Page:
It’s taken a week, but I finally have a few moments to tell you C’s birth story.
I was scheduled for a Cesarean birth early the morning of August 25, but C decided she couldn’t wait that long. My water broke 6 hours before the scheduled delivery and I quickly began having regular and increasingly strong contractions. Less than 3 hours after walking into labor and delivery, and 4 hours before my scheduled delivery, I had my C in my arms.
Overall, things went very well. The worst part was getting the spinal anesthesia. It wasn’t painful, but I had to curl my body and hunch forward in order to round out my spine enough for the anesthesiologist to do this thing. It took a long time and the operating room was cold and way too bright. Plus, we had to keep stopping because of my contractions. Everyone around me was so calm and reassuring, from the on-call OB who kept me distracted with questions about my work, to the nurse anesthetist who kept me entertained with jokes and coached me through some pretty extreme nausea.
In the end, the hospital was able to meet almost all of our birth preferences, except:
- My doula was not able to be in the OR with us, they claim due to space restrictions, but the room was plenty large.
- My hands were loosely strapped down, but immediately freed once the birth was completed.
- The OR was not equipped to dim just some of the lights, so it remained quite bright.
- C wouldn’t breathe on her own at first, so they did not hold her up for me to see, but they did bring her to me immediately after they got her breathing. We couldn’t do skin to skin until I was in recovery, which wasn’t long after birth.
- Most of the OBs in the hospital do not practice delayed cord clamping after a Cesarean birth.
A few things in our birth plan we chose to change, including:
- We allowed a pacifier between feedings to keep her calm.
- We allowed a nurse to give C her first bath while we watched and learned.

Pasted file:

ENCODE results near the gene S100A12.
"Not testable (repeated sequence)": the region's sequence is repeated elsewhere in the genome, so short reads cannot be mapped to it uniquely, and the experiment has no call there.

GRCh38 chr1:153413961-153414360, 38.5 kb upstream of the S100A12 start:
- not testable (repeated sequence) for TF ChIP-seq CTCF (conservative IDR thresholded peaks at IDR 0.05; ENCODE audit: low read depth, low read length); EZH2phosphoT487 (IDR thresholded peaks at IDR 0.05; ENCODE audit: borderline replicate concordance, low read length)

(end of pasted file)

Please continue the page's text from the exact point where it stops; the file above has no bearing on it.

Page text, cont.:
- We consented to the Hepatitis B vaccination after the pediatrician assured us she has never seen a baby respond poorly to it. (We were concerned about a fever response, which might send her to the NICU.)
- We had planned for C to room in with us, but in order to get our rest, we asked she be taken to the nursery several times.
I spent about two and a half days in the hospital, learning to breastfeed and to let others take care of me. It was difficult with so many interruptions to check my vitals and get yet another lesson from one of the many lactation consultants. I was tired and frustrated at being so helpless, I broke down crying in front of one of the nurses – the one who just started her IVF journey at the same clinic we used. She was very sweet and reassuring.
Even though the nurses were awesome – constantly telling me I was doing a great job, despite feeling helpless and delirious from exhaustion – going home was the best feeling ever. No more distractions, just mom, dad, and baby. M has been taking great care of us, without a single complaint, which makes it even more difficult that he went back to work today. My mom has taken over as caregiver for the rest of the week, but it’s just not the same. Thankfully, I feel really good and can do most things on my own now. Don’t worry – I’m still letting others take care of me and getting as much rest as possible. It’s just nice to know I can do things and that I’m getting stronger every day.
C is a wonderful baby! She’s calm (most of the time), a great eater, and a decent sleeper. (I know this can and will change, but I’m enjoying it for now!) Every day she’s more alert and spends a little more time awake. I love to stare into her big blue eyes and talk to her about everything. It’s amazing how she already has a little personality all her own.
Since my blog is public, I’ve decided against posting a photo of C’s face.
My heart is still very much with all of you who are still waiting for your take-home babies, and with those whose journeys may not include children. I can’t tell you how much your support and encouragement has meant to me. Thank you, from the bottom of my heart.